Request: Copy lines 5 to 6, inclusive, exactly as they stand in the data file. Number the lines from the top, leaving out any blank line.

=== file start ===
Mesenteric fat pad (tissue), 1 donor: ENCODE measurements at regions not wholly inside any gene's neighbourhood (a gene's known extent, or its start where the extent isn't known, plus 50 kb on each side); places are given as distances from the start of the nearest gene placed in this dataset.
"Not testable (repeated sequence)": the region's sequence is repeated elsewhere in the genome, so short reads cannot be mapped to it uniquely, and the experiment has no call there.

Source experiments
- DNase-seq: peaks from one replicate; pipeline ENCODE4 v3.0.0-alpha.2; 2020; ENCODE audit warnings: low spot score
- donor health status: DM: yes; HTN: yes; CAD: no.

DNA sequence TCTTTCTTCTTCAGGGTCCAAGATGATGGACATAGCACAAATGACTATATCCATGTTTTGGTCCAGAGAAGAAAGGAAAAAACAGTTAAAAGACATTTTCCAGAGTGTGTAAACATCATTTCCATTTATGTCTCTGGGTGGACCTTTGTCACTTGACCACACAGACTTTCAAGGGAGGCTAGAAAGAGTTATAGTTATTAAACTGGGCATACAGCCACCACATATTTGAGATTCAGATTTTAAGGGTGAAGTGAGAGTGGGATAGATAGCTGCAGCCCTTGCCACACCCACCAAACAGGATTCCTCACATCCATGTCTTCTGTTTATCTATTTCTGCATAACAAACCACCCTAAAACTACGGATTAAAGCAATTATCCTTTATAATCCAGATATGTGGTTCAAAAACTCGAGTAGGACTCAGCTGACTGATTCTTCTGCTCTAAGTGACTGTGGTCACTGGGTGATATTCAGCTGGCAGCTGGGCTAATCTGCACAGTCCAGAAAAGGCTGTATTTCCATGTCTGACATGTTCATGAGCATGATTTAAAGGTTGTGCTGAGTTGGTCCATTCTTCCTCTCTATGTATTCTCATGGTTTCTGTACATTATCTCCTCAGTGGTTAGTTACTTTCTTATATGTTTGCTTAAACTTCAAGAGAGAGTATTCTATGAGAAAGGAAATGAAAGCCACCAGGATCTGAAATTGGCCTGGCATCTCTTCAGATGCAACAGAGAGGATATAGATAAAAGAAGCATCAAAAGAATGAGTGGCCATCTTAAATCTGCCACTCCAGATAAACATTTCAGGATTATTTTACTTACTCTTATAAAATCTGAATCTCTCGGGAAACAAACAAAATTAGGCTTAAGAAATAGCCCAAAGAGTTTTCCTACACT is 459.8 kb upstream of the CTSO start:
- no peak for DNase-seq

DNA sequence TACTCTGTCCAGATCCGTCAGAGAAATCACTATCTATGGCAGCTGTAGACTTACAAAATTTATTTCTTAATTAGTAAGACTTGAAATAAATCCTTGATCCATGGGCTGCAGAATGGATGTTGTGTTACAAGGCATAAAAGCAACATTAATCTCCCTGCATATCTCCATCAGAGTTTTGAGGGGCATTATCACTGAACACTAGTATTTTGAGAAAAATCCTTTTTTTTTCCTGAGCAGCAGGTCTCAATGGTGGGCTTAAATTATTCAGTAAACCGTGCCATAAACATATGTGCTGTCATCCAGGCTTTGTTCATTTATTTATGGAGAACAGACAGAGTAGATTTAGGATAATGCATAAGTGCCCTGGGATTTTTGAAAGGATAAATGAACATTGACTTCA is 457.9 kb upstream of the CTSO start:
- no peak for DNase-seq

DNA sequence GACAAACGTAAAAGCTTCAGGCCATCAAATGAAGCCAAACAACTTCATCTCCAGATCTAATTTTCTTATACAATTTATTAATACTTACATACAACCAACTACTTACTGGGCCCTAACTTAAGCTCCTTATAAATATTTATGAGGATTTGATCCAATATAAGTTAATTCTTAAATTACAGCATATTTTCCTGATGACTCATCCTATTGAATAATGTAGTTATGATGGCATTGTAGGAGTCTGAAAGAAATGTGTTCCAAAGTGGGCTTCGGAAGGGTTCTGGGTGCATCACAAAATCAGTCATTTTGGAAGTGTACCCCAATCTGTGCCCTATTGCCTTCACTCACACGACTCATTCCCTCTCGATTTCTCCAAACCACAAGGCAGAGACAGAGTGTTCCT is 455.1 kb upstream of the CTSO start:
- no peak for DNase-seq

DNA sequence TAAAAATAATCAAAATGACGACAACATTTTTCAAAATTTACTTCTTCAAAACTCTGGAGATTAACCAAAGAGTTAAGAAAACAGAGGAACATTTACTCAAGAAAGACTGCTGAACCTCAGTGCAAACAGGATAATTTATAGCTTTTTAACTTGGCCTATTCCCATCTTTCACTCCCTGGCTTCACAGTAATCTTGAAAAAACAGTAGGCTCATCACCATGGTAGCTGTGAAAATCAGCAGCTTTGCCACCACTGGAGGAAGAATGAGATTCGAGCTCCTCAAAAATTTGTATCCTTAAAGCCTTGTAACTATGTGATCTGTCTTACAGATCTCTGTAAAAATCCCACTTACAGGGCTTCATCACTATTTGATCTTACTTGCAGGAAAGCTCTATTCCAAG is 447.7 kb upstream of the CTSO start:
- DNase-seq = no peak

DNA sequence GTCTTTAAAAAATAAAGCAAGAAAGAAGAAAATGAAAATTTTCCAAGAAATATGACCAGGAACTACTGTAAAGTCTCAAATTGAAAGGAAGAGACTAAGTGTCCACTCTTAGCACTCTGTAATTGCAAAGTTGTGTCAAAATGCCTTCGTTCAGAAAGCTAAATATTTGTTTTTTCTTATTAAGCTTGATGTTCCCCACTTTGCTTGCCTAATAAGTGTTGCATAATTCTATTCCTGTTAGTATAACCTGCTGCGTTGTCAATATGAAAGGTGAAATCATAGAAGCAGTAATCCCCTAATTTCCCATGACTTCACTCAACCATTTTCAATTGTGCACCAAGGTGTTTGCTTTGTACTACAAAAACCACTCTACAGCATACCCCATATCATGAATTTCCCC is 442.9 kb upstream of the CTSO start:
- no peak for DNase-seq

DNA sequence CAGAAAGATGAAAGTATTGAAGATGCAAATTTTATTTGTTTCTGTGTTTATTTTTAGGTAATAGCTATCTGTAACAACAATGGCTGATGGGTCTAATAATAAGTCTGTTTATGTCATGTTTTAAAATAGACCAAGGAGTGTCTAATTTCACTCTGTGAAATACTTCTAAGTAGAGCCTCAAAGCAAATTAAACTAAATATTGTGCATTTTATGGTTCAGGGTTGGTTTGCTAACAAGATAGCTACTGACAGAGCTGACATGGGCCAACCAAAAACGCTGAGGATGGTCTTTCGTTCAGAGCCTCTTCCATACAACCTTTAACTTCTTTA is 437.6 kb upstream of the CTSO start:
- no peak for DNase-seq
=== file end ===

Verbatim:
- donor health status: DM: yes; HTN: yes; CAD: no.

DNA sequence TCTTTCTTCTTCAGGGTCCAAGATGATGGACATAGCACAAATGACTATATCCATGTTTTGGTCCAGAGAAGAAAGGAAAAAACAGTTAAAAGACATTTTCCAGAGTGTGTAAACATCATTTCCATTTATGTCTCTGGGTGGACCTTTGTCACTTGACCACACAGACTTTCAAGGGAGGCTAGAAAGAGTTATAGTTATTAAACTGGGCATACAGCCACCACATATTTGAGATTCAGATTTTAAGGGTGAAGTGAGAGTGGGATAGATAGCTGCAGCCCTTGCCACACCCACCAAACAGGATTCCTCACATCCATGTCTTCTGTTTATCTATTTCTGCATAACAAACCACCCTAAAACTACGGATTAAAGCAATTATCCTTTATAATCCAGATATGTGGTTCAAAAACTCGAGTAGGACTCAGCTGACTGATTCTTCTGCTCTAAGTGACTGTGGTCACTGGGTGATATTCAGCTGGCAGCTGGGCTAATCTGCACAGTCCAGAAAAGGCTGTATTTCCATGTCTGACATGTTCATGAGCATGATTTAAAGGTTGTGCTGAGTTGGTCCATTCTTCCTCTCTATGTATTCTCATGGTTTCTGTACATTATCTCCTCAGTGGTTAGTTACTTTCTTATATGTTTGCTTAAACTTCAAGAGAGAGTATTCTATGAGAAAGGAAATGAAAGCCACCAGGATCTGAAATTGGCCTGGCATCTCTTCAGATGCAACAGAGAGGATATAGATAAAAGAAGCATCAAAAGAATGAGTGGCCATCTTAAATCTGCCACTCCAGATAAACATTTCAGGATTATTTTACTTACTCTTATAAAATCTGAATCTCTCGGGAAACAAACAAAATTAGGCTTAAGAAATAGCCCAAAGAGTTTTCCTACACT is 459.8 kb upstream of the CTSO start: